Salmonella (cont.)

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What are the unique situations that allow Salmonella to contaminate eggs?

Although eggs have been known to occasionally transmit Salmonella bacteria to humans, there have been outbreaks in the last few years involving egg production plants. In the summer of 2010, an extremely large egg recall due to mainly Salmonella enteritidis contamination caused about 1,500 people to become ill. As a result, the FDA recalled over 500 million eggs.

What is unique about the 2010 Salmonella disease outbreak is that it is related to the "modern egg farming" situation found in many industrialized countries and how Salmonella is transmitted in domestic hens to their eggs.

Salmonella is reportedly transmitted in hens in at least three ways:

  1. Direct surface contamination of eggs by contact with Salmonella-contaminated feed, feces, and cage material
  2. Salmonella organisms transferred from hen ovaries to the yolk before the shell is formed in the hen's body
  3. After the egg is laid and its surface contaminated with Salmonella, some of the bacteria reportedly can penetrate the shell and migrate to the yolk.

Unfortunately, "modern egg farming" techniques that are practiced by some producers augment Salmonella transfer to eggs by practicing techniques that result in massive egg production in extremely poor sanitary conditions for the hens. Once a "farm factory" gets Salmonella contamination, most of the hens and many of their eggs become contaminated. This cross-contamination in egg-producing facilities is usually due to lack of sanitary facilities and poor housing conditions for the hens. Many times, egg-producing hens are contaminated from outside sources, such as cattle feces and rodent feces due to poor quality control in feed and hen cage conditions. Currently, the FDA (and even the FBI) have looked into this egg recall to help determine if some producers have been negligent, especially in the housing methods used for poultry.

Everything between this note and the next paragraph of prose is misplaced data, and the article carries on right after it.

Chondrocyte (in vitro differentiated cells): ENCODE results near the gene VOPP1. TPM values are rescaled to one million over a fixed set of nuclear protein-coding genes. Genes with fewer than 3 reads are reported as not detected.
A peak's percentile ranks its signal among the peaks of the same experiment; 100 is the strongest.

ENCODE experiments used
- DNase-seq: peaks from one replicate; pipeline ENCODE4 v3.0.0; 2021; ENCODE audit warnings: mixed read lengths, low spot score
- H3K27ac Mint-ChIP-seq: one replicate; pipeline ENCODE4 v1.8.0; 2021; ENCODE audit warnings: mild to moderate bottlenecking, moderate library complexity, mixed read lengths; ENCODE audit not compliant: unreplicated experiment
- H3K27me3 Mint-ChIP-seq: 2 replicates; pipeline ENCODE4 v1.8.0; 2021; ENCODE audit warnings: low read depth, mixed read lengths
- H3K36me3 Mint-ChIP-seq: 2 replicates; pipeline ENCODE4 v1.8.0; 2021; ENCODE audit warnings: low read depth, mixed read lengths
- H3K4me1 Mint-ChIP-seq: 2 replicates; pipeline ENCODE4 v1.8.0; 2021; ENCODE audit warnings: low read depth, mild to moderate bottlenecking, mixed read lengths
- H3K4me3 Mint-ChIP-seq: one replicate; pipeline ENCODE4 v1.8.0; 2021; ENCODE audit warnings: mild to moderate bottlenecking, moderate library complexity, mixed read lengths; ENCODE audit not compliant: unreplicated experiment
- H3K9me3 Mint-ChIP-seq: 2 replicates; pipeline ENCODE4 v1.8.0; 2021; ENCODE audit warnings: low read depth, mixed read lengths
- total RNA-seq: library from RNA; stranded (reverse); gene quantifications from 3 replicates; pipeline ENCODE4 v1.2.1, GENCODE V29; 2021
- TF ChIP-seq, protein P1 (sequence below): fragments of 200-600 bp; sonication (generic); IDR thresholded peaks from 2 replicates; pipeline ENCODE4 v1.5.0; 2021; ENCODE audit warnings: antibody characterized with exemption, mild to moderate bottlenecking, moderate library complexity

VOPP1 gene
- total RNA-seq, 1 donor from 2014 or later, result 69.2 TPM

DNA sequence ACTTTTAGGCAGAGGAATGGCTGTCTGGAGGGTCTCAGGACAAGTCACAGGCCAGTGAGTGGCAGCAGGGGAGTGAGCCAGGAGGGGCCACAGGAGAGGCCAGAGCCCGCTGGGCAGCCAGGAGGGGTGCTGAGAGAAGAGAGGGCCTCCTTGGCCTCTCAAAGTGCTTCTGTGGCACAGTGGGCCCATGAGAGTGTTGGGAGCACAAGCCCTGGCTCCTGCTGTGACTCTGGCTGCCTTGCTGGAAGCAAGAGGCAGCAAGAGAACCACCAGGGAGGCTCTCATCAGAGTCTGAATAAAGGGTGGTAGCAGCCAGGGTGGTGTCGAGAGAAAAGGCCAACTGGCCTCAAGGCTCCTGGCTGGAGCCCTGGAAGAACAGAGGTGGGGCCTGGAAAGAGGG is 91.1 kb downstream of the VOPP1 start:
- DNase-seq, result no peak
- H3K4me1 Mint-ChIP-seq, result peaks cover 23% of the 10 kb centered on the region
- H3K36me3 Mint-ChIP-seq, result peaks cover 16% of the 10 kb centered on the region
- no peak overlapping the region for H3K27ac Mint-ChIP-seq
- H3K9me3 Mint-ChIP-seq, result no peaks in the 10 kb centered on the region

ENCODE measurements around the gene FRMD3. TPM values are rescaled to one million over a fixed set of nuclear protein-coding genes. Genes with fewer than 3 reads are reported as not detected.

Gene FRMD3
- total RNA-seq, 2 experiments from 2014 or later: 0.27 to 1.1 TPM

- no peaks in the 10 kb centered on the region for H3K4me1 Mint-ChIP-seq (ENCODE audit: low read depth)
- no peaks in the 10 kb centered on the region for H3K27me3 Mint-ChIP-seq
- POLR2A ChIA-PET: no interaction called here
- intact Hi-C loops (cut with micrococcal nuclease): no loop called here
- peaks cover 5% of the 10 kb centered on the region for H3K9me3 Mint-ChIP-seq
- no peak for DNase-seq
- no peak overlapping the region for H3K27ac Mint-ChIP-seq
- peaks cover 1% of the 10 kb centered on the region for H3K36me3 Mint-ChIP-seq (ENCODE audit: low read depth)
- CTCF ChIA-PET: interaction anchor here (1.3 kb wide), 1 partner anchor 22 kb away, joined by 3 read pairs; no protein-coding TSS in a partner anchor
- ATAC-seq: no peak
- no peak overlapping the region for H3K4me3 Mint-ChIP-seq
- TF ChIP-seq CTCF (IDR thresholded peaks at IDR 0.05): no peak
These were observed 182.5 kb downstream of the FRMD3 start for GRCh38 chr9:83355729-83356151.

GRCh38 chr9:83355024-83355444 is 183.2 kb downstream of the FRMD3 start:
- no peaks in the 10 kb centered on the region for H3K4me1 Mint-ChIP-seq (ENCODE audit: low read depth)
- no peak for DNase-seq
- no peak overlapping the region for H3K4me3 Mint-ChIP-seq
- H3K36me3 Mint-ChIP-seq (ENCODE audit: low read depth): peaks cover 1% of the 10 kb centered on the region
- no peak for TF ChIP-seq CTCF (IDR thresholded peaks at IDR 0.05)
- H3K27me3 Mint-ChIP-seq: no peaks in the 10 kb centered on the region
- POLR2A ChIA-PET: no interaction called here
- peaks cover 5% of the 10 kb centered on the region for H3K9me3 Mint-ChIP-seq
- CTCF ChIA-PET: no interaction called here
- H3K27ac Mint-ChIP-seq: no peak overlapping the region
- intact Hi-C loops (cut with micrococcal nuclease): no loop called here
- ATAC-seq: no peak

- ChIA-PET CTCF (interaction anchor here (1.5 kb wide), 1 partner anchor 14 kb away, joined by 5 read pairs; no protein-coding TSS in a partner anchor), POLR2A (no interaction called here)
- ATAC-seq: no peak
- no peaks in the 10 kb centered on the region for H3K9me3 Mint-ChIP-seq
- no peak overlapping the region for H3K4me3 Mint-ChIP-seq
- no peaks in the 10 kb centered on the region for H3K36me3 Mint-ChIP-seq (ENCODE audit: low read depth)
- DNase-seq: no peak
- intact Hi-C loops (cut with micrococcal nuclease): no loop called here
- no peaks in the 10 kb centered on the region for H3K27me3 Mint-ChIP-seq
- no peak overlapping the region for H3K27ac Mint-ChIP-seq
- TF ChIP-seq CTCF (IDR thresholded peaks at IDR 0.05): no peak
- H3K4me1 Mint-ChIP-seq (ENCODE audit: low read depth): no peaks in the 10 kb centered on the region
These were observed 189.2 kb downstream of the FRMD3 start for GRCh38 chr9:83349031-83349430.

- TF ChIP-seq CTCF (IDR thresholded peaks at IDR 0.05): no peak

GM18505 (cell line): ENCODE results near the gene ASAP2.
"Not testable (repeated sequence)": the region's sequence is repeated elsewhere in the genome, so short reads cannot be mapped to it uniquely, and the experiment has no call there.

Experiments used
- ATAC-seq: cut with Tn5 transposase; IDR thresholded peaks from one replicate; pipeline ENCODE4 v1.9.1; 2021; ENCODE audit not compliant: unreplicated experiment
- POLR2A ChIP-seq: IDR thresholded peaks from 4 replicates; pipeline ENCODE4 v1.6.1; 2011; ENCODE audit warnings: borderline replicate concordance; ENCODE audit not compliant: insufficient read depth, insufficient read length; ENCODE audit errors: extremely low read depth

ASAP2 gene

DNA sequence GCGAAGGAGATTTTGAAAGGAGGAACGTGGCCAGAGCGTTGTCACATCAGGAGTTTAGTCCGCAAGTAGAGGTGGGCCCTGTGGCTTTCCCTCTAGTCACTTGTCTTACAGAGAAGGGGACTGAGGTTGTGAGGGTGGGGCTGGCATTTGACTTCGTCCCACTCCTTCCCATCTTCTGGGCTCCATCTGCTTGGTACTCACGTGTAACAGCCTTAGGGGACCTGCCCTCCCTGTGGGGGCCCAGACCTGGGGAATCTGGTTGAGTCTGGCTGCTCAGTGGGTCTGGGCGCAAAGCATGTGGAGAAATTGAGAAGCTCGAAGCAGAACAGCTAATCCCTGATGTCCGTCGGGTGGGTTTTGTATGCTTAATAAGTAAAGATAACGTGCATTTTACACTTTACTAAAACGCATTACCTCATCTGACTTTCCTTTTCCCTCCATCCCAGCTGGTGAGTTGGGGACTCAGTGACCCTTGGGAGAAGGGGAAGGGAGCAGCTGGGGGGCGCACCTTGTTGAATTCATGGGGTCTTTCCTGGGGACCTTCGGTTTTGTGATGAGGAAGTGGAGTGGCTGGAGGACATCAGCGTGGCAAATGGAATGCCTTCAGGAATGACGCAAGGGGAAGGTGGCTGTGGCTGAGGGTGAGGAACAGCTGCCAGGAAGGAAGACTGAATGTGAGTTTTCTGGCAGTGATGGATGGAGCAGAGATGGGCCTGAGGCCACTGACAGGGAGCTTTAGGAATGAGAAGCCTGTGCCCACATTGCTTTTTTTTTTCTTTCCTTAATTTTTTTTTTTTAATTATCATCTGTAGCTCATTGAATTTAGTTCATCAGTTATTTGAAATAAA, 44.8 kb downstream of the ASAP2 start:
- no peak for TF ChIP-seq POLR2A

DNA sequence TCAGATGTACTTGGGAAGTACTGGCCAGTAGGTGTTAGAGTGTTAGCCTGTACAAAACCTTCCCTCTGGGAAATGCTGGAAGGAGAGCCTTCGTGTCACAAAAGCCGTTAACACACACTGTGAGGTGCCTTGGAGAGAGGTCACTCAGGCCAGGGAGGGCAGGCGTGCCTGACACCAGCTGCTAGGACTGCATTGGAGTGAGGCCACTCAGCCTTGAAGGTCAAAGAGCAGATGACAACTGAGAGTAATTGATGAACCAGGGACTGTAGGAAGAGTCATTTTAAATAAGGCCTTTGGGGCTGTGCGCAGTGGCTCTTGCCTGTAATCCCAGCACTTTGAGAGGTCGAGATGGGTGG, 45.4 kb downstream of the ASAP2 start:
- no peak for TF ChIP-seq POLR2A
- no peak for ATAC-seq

The two main producers under investigation are Hillandale Farms and Wright County Farms. However, eggs from these farms have been sold to at least 16 different suppliers. In industrialized countries, mass production techniques that make food readily available can also spread disease rapidly to many people. Vigilance by quality-control agencies and people who purchase foods (in this case, eggs) from bulk suppliers needs to be constant. The FDA suggests that if people are not sure if they have contaminated eggs, they should simply dispose of the eggs. Even in times when there are no recalls, people are advised to thoroughly cook items such as eggs and meat (especially hamburger meat) and drink from treated water sources. Other fluids need to be adequately pasteurized (heat-treated to reduce or eliminate pathogens) or sterilized. The FDA publishes its list of product recalls on the Internet and the site is frequently updated; the following web site, http://www.fda.gov/Safety/Recalls/default.htm will allow individuals to check on specific products and how to identify them.


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